Diverticulosis disease is probably one the most common diseases of our western world. One major cause of the disease is a low fiber diet. In the United States it has been predicted that probably one third of the population over the age of 50 is prone to develop diverticulosis and about two thirds by 80 years of age. The most common found cases of the disease focus on the descending colon and the sigmoid. The acute inflammation of the diverticula is called diverticulitis. Diverticulitis can be widely classified from uncomplicated to complicated.
The disease may require as little as a change in diet to improve the condition or could lead to surgical treatment for diverticulitis. Patients with uncomplicated diverticulitis are most likely to respond to various forms of medical management without requiring surgery. More complicated cases of diverticulitis may require surgical treatment for diverticulitis. Patients that do not respond to medical management, have reoccurring attacks, and those with specific complications are most likely to be directed to surgical treatment for diverticulitis.
It is very important for patients with uncomplicated diverticulitis to manage the condition as instructed by a health care professional. Patients should also ask questions and make sure instructions from the doctor are clearly understood. Also familiarizing yourself with worsening symptoms is very important, catching a complication early may prevent you from have to receive surgical treatment for diverticulitis.
In the past, certain guidelines from surgical associations have recommended an outline for indication for surgical treatment of diverticulitis.
That outline includes specifications such as:
- More than two attacks of diverticulitis successfully treated medically
- One attack that requires hospitalization in a patient under 40yrs of age
- One attack with evidence of contained perforation, colonic obstruction or inflammatory involvement of the urinary tract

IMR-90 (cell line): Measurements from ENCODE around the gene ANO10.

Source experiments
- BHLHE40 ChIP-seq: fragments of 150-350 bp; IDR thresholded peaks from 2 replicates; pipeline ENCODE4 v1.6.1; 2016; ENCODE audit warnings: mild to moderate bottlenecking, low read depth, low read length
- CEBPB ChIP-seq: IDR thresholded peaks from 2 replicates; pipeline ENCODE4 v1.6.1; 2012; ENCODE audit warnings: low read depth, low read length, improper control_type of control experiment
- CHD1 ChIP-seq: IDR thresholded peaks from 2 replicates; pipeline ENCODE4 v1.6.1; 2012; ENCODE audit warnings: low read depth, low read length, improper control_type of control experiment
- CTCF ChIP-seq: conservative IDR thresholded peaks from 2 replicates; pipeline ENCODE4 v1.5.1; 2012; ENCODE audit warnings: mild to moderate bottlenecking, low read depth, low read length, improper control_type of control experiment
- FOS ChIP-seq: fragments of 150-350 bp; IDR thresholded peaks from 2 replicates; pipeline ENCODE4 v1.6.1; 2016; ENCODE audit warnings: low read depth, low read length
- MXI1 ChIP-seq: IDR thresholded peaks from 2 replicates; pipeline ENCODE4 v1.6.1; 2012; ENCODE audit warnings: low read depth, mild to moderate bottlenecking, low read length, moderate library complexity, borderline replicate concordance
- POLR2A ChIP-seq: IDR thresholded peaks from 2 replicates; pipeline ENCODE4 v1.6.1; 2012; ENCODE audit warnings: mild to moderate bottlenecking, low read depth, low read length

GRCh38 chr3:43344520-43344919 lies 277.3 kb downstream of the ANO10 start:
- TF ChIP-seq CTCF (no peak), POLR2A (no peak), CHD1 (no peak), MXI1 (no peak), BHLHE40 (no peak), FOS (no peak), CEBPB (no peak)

- The inability to rule out a colonic carcinoma
There is more recent data that challenges these guidelines used by surgical doctors in the past. Surgical treatment for diverticulitis may not be necessary after any specific number of episodes of uncomplicated diverticulitis, or with any age stipulations. Most patients can be treated without surgical treatment for diverticulitis. Less invasive laparoscopic techniques are now being performed for patients with diverticular disease.
As with any type of surgery you should know the risks of the procedures before making a decision. The risks with surgical treatment of diverticulitis include bleeding, anastigmatic leak with associated infection, and inadvertent injury to adjacent organs. The risk of these surgical complications may be increased with emergency surgical treatments for diverticulitis. In older patients the risk may be higher for surgical treatment for diverticulitis due to co-existing conditions commonly found in the elderly such as cardiac and pulmonary disease.
The decision to resort to surgical treatment for diverticulitis should be made only in the event of an emergency complication or after other options have been explored and been found unsuccessful in the treatment of diverticulitis. Many cases of diverticulitis occur without the need for surgical treatment. Studies show that the disease diverticulosis which causes diverticulitis to occur can be prevented by healthy lifestyle choices such as healthy diet, regular exercise, and stress management. Always seek a professional opinion when addressing your health concerns, individual cases of diseases can vary by patient.